Even in a country of saints and miracles, the town of Assisi is special. Imagine treading the same cobblestones as St. Francis, who was born in Assisi and died here. A sense of holiness permeates this Umbrian town, where pilgrims have come since the 13th century and continue to visit today, many of them moved to tears upon seeing the tombs of two saints, Francis and Clare.

Assisi is surrounded by 2½ miles of walls that date to 1314, but still are referred to as ‘the new wall.’ Of its four medieval gates, the first dates to Roman times and the second to 1260. Inside, the ancient walkways lead to the Basilica di San Francesco, built to commemorate the town’s most famous resident and Italy’s patron saint. The religious complex dominates the town with its Upper and Lower churches in contrasting Romanesque and Gothic styles, attributed to the Franciscan architect, Brother Elias.

The Upper Church is renowned for its frescoes, many by Giotto and his pupils. They tell the story of St. Francis’ life, from the renunciation of his father’s wealth to his commune with birds. The Lower Church contains his stone coffin, where his remains lie after being hidden outside the city for years to protect them from relic fever, the 13th-century craze of pillaging tombs for holy objects.

Francis was born into a prosperous merchant family in 1182 while his father was away trading in France. His mother named him Giovanni, but upon his return, his father insisted on the name Francis to honor France, the source of the family’s wealth. The legend holds that at age 24, while he was praying in the small, dilapidated church of San Damiano, the crucifix spoke to him, urging him to repair ‘the crumbling house of God.’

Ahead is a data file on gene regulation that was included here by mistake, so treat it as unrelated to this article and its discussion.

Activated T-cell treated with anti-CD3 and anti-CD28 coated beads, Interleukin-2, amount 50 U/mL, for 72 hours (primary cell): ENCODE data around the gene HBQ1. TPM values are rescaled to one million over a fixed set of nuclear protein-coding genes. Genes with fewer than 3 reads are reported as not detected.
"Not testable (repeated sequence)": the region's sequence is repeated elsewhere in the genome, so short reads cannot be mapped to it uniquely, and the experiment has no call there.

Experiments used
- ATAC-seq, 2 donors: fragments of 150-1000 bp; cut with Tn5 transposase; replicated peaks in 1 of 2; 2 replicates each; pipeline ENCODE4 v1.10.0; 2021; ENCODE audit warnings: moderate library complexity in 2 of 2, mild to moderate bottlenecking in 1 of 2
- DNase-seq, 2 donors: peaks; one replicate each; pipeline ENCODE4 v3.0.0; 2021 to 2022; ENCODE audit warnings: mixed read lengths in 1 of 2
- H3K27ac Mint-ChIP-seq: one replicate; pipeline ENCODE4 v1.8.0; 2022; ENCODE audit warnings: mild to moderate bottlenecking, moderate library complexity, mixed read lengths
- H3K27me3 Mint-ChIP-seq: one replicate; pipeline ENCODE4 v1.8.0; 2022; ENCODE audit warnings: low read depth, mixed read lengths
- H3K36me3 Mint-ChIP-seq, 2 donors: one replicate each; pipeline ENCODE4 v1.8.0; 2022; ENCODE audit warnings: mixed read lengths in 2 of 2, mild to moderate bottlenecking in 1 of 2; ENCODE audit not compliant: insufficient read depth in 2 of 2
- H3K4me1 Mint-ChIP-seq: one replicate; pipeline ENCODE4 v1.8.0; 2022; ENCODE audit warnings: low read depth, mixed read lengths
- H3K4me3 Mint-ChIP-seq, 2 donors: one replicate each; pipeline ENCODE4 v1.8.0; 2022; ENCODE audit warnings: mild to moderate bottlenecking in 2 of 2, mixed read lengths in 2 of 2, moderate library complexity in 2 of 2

Transformed, Francis eschewed the affluence of his upbringing and embraced the poor and sick at a time when poverty and illness were believed to be signs of the devil. Later, when the plague spread throughout Umbria in 1348, the Franciscans turned their Assisi church into a hospital, and visitors today can still see the faded frescoes rubbed off the walls during an effort to disinfect the church.

Francis had more than 10,000 followers at the time of his death in 1226, including a young Umbrian named Clare. From a noble family, she was attracted to Francis’ ascetic teachings and became a follower so devout that he asked her to head a Franciscan order of women, giving it her name. Today, visitors can see the Poor Clares, who are devoted to the contemplative life, worshiping at several Assisi churches, including Santa Chiara (St. Clare) and Santa Maria Maggiore. Her tomb, also in Assisi, is in the Basilica di Santa Chiara, which houses the Oratorio del Crocifisso (Oratory of the Crucifix) containing the San Damiano cross.

With so much spiritual history here, Assisi is an odd mix of ancient and modern, even for a country used to reconciling old and new. Today, the town is filled with monks of all nationalities walking the lanes in their long brown robes and rope belts with the three knots that represent chastity, obedience and poverty. Souvenir shops up and down the lanes display the simple wooden ‘tau,’ called the St. Francis cross, an international symbol of Franciscan humility.